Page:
Thanks very much — I’m glad you enjoyed the piece.
I’m not a fundamentalist on AMS vs STV. I’d happily have either, and I tend to think STV would be the best system for local government. My most pressing reasons for backing AMS for the Commons are pragmatic. To get people to back change, you need a clear rationale and a hefty dose of reassurance. With AMS, most MPs would be elected as they are now and there’s only one change — the top-up MPs, who I’d have representing relatively local areas. There are voters who like the idea of knowing ‘the’ representative for their particular area, and AMS can accommodate that. It also avoids the issue of preferential voting. I’ve no problem with it myself, but I vividly remember trying to sell it on phones and doorsteps in 2011. People didn’t get the concept, and if they did they often didn’t like it.
I think there are certain parts of the UK — you rightly cite Cornwall, and I’d add Northern Ireland — where STV might well work more logically for the House of Commons. But in many other areas, constituencies of 3–5 MPs wouldn’t necessarily be all that logical either. Surrey is a good example — a localist AMS could have top-up MPs (county MPs, if you will) covering the whole area, which would actually make more geographical sense, whereas you can’t really have an 11-member STV constituency. The sheer size of multi-member constituencies in parts of Scotland, with no single-member element, would pose major challenges. Overall, I think AMS allows a reasonable set of fairly local top-up areas, combined with traditional single-member seats.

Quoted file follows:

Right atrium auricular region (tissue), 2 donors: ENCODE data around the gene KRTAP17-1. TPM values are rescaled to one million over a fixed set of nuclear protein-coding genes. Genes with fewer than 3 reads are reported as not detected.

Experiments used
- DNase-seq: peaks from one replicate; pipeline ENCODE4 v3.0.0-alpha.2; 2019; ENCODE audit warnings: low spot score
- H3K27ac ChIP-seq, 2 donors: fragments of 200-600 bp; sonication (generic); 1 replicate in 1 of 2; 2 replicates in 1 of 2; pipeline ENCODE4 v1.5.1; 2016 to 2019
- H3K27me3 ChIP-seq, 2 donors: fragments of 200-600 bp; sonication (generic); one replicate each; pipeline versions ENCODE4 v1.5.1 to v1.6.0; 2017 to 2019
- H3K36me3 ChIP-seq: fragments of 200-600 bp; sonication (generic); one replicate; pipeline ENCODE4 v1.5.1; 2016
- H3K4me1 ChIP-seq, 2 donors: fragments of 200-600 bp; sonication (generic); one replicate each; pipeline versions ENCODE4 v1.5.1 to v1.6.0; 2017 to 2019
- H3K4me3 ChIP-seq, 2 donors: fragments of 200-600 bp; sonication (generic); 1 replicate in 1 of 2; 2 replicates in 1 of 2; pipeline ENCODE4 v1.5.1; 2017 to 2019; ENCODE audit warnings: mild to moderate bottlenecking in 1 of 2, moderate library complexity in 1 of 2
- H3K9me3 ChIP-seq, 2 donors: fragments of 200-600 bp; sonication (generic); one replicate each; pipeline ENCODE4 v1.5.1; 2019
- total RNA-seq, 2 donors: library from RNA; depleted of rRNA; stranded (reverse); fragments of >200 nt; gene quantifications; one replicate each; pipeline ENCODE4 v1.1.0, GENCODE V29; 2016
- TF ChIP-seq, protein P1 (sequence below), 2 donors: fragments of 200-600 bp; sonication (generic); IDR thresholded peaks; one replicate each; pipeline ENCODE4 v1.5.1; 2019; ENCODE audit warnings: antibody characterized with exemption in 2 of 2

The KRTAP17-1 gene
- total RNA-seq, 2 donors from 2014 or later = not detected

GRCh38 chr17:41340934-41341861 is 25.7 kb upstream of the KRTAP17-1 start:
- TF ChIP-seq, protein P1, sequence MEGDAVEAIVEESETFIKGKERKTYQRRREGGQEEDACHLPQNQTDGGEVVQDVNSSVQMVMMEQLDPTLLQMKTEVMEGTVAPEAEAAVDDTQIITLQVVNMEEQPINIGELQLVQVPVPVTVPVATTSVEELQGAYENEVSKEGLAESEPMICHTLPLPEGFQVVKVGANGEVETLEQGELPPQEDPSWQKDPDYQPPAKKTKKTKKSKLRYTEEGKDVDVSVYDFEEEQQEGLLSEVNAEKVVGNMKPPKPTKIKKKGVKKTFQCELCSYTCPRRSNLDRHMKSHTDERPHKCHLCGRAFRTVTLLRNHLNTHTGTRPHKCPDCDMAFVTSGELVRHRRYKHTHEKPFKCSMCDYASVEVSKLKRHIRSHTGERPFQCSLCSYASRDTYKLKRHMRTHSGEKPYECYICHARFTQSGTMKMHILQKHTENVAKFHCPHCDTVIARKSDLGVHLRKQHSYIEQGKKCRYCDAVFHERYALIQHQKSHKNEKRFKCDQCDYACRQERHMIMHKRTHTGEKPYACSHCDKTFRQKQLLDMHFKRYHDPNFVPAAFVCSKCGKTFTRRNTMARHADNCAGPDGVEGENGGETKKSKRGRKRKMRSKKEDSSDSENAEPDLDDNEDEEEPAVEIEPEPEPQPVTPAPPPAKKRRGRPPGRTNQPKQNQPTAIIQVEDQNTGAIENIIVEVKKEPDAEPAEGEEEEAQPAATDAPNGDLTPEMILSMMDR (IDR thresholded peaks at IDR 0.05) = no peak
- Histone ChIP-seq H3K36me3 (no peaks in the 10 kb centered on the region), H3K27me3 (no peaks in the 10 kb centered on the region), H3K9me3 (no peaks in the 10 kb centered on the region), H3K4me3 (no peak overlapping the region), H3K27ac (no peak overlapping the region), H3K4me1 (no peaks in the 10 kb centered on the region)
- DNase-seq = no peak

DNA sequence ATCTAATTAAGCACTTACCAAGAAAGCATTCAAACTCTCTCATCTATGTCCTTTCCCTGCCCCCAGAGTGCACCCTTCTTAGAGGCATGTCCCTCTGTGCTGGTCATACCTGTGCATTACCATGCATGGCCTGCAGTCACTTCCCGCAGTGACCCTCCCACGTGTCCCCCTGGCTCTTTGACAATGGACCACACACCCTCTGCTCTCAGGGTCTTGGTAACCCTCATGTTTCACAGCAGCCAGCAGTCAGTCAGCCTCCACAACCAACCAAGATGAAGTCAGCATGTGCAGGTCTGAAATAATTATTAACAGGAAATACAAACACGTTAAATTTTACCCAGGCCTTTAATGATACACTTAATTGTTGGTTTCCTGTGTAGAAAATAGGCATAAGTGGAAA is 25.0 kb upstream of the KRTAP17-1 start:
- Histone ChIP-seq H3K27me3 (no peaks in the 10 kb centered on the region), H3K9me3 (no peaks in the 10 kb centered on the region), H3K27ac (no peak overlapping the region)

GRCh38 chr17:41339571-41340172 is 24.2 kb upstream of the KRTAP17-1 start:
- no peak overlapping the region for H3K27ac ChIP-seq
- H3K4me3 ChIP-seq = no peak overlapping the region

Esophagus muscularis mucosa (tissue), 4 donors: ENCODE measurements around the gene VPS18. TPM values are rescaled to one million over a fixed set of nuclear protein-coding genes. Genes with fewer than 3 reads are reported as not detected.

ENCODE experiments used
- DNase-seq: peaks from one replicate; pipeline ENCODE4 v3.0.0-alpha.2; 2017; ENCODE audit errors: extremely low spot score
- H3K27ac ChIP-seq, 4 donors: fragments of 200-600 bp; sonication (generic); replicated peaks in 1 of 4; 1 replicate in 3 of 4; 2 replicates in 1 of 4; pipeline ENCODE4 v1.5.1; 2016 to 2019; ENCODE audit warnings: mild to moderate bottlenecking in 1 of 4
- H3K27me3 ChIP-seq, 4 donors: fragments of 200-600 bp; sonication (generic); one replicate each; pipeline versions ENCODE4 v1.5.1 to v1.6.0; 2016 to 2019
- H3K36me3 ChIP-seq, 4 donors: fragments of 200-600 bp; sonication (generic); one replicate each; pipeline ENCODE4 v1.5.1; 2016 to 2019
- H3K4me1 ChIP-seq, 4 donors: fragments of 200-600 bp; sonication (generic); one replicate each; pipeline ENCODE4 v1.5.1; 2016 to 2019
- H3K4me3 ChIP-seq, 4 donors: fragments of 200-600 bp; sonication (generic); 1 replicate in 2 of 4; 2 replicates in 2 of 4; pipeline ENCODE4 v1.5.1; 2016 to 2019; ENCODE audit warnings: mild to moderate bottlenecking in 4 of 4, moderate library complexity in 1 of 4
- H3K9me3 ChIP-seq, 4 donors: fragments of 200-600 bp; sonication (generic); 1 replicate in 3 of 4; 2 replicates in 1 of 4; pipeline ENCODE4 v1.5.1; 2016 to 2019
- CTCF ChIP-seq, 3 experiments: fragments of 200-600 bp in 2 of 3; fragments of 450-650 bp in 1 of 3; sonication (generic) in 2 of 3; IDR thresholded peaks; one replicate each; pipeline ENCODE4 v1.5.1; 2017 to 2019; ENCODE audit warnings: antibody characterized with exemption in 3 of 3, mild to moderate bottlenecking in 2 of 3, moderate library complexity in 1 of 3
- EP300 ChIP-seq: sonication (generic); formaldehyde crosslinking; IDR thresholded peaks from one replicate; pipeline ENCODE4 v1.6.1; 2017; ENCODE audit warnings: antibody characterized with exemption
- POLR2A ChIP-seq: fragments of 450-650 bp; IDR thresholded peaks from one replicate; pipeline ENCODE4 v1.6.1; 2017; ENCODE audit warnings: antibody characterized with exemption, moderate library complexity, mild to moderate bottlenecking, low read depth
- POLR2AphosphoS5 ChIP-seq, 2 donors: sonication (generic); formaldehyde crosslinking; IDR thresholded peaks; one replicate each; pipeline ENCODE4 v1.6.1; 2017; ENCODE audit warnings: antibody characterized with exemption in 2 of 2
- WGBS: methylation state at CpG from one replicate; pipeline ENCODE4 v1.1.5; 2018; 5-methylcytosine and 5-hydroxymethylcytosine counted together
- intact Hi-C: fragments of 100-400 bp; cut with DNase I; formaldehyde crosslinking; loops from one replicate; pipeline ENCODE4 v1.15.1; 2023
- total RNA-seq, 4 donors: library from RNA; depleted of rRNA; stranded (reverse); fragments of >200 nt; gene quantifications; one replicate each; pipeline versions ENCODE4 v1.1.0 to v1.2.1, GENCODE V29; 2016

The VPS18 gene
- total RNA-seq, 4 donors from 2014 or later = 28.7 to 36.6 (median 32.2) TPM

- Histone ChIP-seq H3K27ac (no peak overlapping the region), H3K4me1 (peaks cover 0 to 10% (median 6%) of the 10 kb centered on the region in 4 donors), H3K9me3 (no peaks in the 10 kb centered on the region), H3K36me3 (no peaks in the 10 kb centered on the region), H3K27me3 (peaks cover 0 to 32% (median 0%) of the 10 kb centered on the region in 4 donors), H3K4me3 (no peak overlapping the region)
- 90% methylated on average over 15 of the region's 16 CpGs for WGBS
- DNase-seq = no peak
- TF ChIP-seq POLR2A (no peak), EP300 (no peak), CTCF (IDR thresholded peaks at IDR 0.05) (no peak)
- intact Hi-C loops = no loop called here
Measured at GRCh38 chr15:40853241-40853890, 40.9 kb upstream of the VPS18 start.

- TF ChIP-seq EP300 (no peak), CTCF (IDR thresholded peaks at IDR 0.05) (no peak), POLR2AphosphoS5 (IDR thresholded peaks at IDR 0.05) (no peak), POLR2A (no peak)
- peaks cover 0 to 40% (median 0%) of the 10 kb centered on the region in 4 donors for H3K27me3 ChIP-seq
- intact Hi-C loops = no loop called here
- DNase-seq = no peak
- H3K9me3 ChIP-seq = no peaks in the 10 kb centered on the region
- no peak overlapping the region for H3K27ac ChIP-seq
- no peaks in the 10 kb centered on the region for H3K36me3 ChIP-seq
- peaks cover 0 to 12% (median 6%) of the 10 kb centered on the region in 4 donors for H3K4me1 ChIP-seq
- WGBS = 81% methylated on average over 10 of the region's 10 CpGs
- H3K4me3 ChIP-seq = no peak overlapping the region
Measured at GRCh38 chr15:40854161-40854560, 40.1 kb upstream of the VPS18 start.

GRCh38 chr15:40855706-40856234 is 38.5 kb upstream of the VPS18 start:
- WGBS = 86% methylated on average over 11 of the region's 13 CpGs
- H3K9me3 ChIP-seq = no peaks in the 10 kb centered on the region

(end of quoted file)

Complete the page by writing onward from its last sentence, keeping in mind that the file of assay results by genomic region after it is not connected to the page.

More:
Basically, I think it’s best to go with the grain of the UK’s (well, Great Britain’s — Northern Ireland is different) political culture in designing a proportional system. I think AMS is less of a shift and more in keeping with what people are used to, and so it’s more likely to be accepted.